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Antares AVOX Vocal Toolkit

May 31, 2006
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Every so often, a product comes along that makes waves: something conversationally unpopular, yet garnering begrudging respect from professionals. Antares seems to be the company that supplies us with this type of tool exclusively. Look at the editorial rants about another product they came up with: Autotune. Amazing. Technologically amazing, heavily debated, hated, loved and everything in between. Here is another one from this house of dark wizardry : The AVOX vocal toolkit.

This is yet another chunk of software that will drive purists (whatever that means this week) crazy, and will be embraced by others. I think this software bundle is pretty incredible. The bundle consists of five plug-ins; DUO, CHOIR, PUNCH, SYBIL, and THROAT.

Antares supplied me with the Native version of this stuff, which was annoying because I couldn’t go nuts on our HD3 rig and put CHOIR on every single channel, just to listen on anything and everything. Instead, I had to act like an adult and simply try these plug-ins on a few vocals at first. Totally fun. The best one isn’t even the freaky “THROAT” plug that kind of made me feel gross looking at the not-so-cute graphic of a human esophagus. . . . My favorite is by far the CHOIR plug in. Want one backing vocal to sound like 16? Use this and tweak away at the pitch tracking of those “16 people” singing along and even the timing of the “choir.” Pretty amazing, and simple to use. CHOIR worked remarkably well on a couple of violin tracks (courtesy of my bandmate, Carla Kihlstedt) as well.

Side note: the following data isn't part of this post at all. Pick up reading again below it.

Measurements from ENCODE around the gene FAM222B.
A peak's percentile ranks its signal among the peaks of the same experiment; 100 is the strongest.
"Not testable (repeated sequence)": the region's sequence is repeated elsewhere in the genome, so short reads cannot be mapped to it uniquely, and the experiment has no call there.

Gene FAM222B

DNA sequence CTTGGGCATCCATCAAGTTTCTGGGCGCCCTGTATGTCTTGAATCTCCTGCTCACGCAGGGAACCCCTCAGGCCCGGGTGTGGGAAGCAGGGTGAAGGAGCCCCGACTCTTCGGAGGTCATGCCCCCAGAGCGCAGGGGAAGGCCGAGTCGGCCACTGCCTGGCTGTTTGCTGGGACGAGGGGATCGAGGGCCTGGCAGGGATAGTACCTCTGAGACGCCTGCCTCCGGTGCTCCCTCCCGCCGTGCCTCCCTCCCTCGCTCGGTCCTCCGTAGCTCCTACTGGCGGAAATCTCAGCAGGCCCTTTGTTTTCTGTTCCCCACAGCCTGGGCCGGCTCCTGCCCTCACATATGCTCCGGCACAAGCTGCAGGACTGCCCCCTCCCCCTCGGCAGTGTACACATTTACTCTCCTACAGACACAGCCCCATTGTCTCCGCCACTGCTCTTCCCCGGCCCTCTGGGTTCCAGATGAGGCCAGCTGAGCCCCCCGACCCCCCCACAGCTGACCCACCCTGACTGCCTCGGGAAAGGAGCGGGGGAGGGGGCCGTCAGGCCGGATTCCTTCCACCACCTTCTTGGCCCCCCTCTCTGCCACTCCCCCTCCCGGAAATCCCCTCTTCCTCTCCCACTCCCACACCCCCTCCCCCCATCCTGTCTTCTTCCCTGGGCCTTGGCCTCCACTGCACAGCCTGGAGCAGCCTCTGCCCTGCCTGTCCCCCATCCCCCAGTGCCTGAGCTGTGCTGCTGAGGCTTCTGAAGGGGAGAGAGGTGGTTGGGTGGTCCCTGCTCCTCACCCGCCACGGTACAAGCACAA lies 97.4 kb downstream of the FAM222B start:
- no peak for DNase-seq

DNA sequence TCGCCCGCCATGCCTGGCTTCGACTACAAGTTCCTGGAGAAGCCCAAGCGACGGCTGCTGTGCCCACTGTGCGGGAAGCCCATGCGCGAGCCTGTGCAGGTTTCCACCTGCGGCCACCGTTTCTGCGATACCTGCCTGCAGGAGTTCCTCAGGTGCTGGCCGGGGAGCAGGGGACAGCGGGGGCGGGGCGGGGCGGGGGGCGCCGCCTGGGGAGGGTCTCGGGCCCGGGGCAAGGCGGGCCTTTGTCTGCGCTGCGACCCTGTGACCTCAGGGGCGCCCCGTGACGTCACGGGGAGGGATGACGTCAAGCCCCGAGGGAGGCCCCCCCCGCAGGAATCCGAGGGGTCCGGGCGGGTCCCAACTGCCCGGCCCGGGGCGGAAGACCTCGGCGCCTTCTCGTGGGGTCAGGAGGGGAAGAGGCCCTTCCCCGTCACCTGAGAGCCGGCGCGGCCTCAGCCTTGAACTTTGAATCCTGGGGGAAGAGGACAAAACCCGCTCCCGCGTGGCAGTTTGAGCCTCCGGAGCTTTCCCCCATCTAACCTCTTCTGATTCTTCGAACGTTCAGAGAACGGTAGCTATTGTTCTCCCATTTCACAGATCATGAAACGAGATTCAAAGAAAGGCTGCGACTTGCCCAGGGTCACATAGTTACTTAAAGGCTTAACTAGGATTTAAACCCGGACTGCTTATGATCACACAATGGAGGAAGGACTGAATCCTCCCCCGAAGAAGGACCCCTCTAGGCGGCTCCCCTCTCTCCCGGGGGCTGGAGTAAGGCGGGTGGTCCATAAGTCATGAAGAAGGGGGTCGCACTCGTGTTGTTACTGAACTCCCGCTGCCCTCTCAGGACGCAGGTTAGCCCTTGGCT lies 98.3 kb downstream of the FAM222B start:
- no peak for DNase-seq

Working on an amazing song by the band Illumina, I found the DUO plug-in to be just what I needed for the dense arrangements, and super intricate voicings we were working with. When I had a great main vocal take, I could simply duplicate it and keep the intensity intact — but with the wide sonics and overall “gleam” I was looking for in this context.

I only messed with SYBIL a little bit, the de-esser plug. I have a few other de-essers, including hardware tube and solid-state units that I use all the time. I also have other plug-ins that I find to be simple, intuitive, and work just fine. SYBIL is good and, if you don’t have any other de-esser available, will work quite well. Nothing exciting, it just works.

The PUNCH plug-in is kind of neat, but for someone that uses a console to mix, and has a good selection of compressors and other goodies . . . well, it kind of just does what I would do anyway with a main vocal: Make it sit well, give it “impact” and presence, and help to make the overall sonic delivery meet the emotional content right where it “gets you” most. Again, with a strictly “in the box” situation, this plug may help you achieve this.

The THROAT plug-in was the one that really seemed like it was going to be the coolest plug in the bundle. I opened it up on a vocal . . . and . . . it’s not really that amazing. The gross graphic made me laugh, the sounds seemed kind of fun, but not that cool. If you taped some cute pictures from a medical journal of a human esophagus to a good parametric EQ and maybe a resonant LPF, you could do about the same thing this plug-in does. It’s really neato as a weirdo EQ though, especially for guitar. I found it most useful in this application. Ignoring the “serving suggestions” and putting this cool filter/EQ/something-or-other plug-in on a variety of tracks, the guitar seemed to benefit most.

Overall, this is a really weird, but really cool bundle of stuff from a company that seems hell bent on pushing the limits of good taste, technology, good sounds, and cool ideas for the art of recording. It’s totally worth checking out these plug-ins, especially if you work primarily “in the box.”

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